I recently acquired a PF-9, and after solving a few minor issues, I'm very pleased and impressed.
That said, the PF-9 had some problems in early production runs, but Kel-Tec seems to have worked out all the bugs. If you're buying a used gun, that might be an issue, but Kel-Tec does stand behind their equipment, and will make it right if you end up with one of those.
After shooting a number of times, the ejector spring screw loosened. IMHO, it appears they put something like Loctite on the very end of the screw.... and it needs to be close to the head of the screw. Otherwise it will back out slightly and cause fail-to-eject problems, and if loose enough, it will allow the firing pin to fall out. A touch of BLUE Loctite will solve the problem. Again... this is a MINOR issue, and you can check the screw for tightness with the supplied Allen wrench.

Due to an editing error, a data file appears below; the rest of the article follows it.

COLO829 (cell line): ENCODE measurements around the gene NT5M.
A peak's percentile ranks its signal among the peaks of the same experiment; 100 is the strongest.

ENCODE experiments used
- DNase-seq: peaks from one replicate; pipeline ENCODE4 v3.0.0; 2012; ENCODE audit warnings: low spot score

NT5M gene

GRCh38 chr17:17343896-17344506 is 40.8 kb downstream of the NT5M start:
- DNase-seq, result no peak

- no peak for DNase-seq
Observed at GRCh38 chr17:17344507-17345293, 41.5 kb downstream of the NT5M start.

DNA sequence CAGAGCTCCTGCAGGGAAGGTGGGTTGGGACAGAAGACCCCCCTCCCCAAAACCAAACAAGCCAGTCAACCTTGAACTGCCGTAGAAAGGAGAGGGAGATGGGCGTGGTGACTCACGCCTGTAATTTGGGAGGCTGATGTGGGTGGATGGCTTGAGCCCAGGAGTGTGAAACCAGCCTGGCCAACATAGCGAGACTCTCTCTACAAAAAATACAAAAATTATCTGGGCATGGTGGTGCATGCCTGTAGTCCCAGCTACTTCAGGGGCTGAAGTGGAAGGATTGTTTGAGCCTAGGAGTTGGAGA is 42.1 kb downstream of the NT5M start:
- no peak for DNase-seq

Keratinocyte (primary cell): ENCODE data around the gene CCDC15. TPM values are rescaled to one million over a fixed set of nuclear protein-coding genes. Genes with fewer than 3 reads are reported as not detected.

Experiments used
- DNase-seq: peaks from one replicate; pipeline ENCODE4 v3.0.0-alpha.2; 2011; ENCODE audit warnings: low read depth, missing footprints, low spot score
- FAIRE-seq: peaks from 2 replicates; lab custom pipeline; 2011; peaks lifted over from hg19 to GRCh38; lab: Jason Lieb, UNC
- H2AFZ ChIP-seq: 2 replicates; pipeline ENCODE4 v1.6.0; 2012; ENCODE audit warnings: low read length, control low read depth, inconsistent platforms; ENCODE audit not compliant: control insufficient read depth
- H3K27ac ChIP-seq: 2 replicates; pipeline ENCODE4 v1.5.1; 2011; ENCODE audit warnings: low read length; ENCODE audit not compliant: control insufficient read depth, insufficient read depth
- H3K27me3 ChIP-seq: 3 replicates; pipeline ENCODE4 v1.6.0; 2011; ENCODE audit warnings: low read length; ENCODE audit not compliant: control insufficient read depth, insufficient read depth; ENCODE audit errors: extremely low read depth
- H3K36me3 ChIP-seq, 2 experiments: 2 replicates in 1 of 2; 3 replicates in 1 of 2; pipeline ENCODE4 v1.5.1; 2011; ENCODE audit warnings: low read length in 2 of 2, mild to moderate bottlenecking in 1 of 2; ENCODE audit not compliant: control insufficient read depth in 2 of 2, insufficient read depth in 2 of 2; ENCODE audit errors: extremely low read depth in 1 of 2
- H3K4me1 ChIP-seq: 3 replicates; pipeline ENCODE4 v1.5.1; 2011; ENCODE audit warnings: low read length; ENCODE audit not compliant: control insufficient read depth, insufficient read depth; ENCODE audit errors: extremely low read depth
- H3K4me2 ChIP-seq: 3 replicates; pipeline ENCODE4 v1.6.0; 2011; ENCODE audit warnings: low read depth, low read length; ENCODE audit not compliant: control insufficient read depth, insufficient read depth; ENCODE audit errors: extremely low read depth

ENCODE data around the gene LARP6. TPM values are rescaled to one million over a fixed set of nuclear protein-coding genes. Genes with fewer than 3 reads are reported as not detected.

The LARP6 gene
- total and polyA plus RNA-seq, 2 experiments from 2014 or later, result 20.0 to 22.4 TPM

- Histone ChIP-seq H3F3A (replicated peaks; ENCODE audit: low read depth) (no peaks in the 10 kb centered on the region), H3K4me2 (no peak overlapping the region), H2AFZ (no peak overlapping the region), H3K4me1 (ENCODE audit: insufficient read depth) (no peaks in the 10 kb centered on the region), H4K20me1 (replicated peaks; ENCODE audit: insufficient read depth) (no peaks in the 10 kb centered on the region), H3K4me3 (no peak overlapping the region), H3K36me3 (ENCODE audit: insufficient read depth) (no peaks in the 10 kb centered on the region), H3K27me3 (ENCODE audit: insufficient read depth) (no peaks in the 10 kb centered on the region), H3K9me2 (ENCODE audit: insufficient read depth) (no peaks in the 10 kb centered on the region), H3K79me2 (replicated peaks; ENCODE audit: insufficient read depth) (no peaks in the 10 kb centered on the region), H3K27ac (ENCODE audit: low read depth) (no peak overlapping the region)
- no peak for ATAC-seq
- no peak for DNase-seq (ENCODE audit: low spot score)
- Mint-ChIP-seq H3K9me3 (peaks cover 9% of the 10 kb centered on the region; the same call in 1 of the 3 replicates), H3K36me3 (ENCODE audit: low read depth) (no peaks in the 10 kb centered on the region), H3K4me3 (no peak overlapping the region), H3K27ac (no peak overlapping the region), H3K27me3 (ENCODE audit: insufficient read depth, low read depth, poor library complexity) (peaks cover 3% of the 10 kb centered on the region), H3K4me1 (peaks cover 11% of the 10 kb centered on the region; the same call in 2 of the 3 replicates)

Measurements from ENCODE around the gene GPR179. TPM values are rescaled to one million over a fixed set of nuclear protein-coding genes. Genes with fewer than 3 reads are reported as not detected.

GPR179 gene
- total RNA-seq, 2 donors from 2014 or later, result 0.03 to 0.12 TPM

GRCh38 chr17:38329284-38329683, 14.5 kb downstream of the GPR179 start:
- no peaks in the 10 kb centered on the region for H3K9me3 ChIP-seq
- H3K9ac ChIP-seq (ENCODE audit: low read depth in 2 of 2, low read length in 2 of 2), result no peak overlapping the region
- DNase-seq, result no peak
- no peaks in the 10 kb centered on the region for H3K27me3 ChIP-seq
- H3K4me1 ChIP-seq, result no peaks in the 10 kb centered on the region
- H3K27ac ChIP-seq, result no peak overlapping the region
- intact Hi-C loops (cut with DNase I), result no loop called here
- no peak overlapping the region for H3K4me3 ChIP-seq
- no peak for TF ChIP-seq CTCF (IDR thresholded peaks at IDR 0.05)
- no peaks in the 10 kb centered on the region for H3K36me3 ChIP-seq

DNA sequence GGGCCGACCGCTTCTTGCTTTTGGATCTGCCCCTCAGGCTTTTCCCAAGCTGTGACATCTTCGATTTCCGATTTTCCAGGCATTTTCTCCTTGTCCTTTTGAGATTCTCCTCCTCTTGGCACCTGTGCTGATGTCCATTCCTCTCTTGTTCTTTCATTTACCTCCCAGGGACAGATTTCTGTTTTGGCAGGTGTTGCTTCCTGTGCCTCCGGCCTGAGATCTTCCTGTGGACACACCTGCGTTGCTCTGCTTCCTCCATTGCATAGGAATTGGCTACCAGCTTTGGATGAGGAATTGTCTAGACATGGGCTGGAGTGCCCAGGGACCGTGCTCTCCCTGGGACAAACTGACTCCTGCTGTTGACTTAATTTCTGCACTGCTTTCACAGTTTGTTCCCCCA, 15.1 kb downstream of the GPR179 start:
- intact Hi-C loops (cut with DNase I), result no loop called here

If you are recoil-sensitive, this is NOT the gun to have. A friend and I acquired ours at the same time, and while I enjoy recoil, he doesn't.... and he shoots a few rounds and puts it down for the day.
Someone in a previous post had a Kel-Tec P11 and said the trigger was terrible. From those I've handled, I would agree. The trigger of the PF-9 is totally different, and while long, is NOT at all like the P11 trigger.
While yet unfired, a friend just got a Ruger 709 Slim. By weight, the 709 is about 50% heavier than the PF-9 and just slightly larger in more than one dimension. I'm guessing the perceived recoil for the 709 is going to be much lighter.
BTW, while factory loads will result in some people selling their PF-9s after a few shots, using my old Lyman reloading manual as a guide, I created a minimal load with cast wheelweights for 120 grain truncated cone bullets, and even my wife will shoot this thing. Heavier powder loads have all resulted in keyholing in both of my 9mm guns with those bullets.